Ehrlichiosis - Treatment
Human monocytic ehrlichiosis; HME; Human granulocytic ehrlichiosis; HGE; Human granulocytic anaplasmosis; HGA
Antibiotics (tetracycline or doxycycline) are used to treat the disease. Young children should not take tetracycline by mouth until after all their permanent teeth have grown in, because it can permanently discolor growing teeth. Doxycycline used for 2 weeks or less typically does not cause discoloration of a child's permanent teeth.
Ehrlichiosis is rarely deadly. With antibiotics, patients usually improve within 24 - 48 hours. Recovery takes 3 weeks.
- Death (rare)
- Kidney damage
- Lung damage
- Other organ damage
Calling your health care provider:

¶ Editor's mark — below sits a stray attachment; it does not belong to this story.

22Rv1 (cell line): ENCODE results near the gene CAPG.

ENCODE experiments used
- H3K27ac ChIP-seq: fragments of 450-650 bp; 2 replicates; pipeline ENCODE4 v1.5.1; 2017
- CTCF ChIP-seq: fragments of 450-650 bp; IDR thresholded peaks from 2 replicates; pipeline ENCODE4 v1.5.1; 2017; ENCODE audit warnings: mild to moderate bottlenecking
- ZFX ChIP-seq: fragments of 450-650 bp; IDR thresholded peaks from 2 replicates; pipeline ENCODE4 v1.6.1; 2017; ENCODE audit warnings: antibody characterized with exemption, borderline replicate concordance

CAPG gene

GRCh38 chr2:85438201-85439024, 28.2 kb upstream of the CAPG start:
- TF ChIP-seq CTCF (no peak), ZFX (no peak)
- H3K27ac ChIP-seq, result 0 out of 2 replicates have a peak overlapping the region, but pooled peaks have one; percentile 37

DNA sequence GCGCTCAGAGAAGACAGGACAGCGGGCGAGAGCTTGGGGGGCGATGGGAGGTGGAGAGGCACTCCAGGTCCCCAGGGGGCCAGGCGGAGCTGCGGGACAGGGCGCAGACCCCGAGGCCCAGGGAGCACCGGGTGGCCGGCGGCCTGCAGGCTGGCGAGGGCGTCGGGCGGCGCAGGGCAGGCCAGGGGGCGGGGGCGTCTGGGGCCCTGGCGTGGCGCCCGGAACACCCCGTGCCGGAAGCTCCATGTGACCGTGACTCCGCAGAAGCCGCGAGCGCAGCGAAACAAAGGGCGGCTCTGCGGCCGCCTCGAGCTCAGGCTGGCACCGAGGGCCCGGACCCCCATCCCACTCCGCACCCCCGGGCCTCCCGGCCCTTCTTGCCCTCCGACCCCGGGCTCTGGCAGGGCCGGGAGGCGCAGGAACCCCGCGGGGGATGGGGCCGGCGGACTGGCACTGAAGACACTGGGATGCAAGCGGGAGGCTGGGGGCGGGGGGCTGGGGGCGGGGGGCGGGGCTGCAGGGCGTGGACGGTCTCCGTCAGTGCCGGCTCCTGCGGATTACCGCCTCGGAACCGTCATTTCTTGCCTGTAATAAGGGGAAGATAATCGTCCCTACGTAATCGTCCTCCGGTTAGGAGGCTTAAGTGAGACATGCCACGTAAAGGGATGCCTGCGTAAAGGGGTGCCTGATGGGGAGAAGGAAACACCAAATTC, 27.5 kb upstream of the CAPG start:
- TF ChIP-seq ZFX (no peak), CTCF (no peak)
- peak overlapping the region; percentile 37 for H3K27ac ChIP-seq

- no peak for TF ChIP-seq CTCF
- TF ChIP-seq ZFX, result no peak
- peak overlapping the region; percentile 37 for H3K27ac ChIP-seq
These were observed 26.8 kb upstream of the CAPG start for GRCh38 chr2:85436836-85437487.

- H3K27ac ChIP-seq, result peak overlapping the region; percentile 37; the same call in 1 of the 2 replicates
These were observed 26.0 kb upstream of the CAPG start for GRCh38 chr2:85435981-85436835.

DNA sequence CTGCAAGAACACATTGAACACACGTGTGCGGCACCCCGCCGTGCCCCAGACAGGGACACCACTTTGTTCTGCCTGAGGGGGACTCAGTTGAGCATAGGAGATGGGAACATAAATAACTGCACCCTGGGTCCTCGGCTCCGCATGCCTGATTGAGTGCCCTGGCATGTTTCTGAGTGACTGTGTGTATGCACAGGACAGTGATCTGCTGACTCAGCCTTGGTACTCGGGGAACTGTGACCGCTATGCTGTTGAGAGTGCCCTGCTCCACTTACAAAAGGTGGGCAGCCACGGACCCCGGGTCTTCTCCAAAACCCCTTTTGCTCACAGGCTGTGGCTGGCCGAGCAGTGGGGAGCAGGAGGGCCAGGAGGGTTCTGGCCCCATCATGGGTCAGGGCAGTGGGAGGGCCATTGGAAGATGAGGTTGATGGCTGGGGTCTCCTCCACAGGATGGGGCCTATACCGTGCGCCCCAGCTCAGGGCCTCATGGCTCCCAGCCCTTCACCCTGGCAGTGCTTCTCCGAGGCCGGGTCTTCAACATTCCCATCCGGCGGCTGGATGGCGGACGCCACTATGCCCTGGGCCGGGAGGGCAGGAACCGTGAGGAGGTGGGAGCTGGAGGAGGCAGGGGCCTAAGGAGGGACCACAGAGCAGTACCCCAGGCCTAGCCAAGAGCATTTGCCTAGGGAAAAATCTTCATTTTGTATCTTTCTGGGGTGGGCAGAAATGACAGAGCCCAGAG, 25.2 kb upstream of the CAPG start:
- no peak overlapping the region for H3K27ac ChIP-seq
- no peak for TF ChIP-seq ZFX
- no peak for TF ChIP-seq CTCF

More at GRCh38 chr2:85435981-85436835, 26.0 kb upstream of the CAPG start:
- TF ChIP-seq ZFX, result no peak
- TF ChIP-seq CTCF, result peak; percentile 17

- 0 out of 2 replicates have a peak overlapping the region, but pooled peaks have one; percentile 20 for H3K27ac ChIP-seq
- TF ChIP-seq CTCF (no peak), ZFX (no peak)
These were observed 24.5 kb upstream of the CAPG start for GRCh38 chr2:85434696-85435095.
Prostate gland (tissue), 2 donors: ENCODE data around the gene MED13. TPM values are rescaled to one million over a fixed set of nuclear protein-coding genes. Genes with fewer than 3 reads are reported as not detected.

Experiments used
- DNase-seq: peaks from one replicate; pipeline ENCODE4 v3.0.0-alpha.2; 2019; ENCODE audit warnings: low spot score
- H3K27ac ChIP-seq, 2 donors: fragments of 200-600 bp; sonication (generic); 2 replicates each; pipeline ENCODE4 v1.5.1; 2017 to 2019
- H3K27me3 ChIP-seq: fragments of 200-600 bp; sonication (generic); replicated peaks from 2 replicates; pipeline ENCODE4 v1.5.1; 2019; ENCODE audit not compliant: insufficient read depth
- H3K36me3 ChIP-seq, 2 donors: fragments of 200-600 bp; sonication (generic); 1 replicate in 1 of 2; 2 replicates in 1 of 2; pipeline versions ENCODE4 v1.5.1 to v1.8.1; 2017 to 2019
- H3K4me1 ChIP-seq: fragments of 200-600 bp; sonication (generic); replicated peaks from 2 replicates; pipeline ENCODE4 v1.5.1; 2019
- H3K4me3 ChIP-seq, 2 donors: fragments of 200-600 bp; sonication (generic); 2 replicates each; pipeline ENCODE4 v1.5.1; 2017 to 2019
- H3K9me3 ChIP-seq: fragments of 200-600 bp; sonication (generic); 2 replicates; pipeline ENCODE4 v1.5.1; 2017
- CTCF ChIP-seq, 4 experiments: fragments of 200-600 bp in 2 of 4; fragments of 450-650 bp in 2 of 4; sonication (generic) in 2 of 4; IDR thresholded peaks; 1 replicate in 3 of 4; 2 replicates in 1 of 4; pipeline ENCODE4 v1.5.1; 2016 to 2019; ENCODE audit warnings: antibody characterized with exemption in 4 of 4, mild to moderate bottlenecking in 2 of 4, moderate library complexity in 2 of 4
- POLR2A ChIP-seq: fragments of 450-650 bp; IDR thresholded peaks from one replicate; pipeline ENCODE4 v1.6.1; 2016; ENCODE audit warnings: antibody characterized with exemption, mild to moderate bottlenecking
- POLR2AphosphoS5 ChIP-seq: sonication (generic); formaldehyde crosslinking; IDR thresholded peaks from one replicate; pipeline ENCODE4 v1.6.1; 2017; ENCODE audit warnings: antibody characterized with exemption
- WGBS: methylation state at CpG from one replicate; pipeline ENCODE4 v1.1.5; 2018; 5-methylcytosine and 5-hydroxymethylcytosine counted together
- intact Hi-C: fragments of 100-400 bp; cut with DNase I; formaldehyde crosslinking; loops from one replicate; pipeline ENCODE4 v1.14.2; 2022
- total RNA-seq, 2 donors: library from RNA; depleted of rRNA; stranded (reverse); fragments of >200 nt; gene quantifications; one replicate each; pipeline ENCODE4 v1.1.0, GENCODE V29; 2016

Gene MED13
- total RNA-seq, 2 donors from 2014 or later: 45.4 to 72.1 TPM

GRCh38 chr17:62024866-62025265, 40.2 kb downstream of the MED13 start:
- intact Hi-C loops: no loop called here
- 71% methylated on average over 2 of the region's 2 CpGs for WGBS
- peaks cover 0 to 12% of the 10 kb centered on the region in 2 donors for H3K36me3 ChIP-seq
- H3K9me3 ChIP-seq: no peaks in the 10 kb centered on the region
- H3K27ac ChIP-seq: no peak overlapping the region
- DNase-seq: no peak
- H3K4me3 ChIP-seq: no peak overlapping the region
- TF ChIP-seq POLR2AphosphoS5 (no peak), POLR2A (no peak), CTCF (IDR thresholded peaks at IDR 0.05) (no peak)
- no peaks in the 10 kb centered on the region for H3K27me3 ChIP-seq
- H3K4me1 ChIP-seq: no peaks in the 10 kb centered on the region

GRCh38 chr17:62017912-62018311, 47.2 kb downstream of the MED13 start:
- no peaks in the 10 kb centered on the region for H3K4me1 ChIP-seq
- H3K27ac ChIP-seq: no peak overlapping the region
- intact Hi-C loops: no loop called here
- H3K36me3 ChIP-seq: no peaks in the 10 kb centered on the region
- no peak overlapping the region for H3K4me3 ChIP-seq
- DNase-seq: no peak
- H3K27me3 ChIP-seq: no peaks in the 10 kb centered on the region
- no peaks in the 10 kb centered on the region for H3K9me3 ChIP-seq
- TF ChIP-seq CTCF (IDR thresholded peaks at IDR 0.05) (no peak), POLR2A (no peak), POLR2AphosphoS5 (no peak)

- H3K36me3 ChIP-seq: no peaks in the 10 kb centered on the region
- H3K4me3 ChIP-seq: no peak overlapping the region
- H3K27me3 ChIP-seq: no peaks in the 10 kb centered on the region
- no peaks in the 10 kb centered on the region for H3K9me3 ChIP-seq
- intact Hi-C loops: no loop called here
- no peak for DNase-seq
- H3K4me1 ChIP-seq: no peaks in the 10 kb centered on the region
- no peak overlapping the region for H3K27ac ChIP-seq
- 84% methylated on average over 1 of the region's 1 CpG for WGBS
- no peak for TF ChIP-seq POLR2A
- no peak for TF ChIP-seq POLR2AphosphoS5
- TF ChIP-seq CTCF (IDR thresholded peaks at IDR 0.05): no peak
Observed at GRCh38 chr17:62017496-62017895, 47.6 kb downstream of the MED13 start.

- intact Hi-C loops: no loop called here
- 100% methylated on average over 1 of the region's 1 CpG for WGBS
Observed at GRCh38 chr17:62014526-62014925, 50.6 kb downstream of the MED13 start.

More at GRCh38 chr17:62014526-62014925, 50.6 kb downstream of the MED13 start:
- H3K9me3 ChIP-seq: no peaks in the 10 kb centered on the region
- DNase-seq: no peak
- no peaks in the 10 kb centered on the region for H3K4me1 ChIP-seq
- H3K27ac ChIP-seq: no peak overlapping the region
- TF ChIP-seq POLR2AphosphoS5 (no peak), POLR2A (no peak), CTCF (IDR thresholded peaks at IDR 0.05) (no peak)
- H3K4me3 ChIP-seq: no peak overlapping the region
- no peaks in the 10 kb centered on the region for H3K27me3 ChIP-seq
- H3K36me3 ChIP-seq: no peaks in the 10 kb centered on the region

Call your health care provider if you become sick after a recent tick bite or if you've been in areas where ticks are common. Be sure to tell your doctor about the tick exposure.
- Reviewed last on: 12/3/2009
- A.D.A.M. Editorial Team: David Zieve, MD, MHA, Greg Juhn, MTPW, David R. Eltz. Previously reviewed by Linda Vorvick, MD, Medical Director, MEDEX Northwest Division of Physician Assistant Studies, University of Washington School of Medicine; Jatin M. Vyas, MD, PhD, Assistant Professor in Medicine, Harvard Medical School, Assistant in Medicine, Division of Infectious Disease, Department of Medicine, Massachusetts General Hospital (8/28/2009).
Walker DH, Cumler JS. Ehrlichia chaffeensis (human monocytotropic ehrlichiosis), anaplasma phagocytophilum (human granulocytotropic anaplasmosis), and other ehrlichieae. In: Mandell GL, Bennett JE, Dolin R, eds. Principles and Practice of Infectious Diseases. 6th ed. Philadelphia, Pa : Churchill Livingstone Elsevier; 2005: chap 190.
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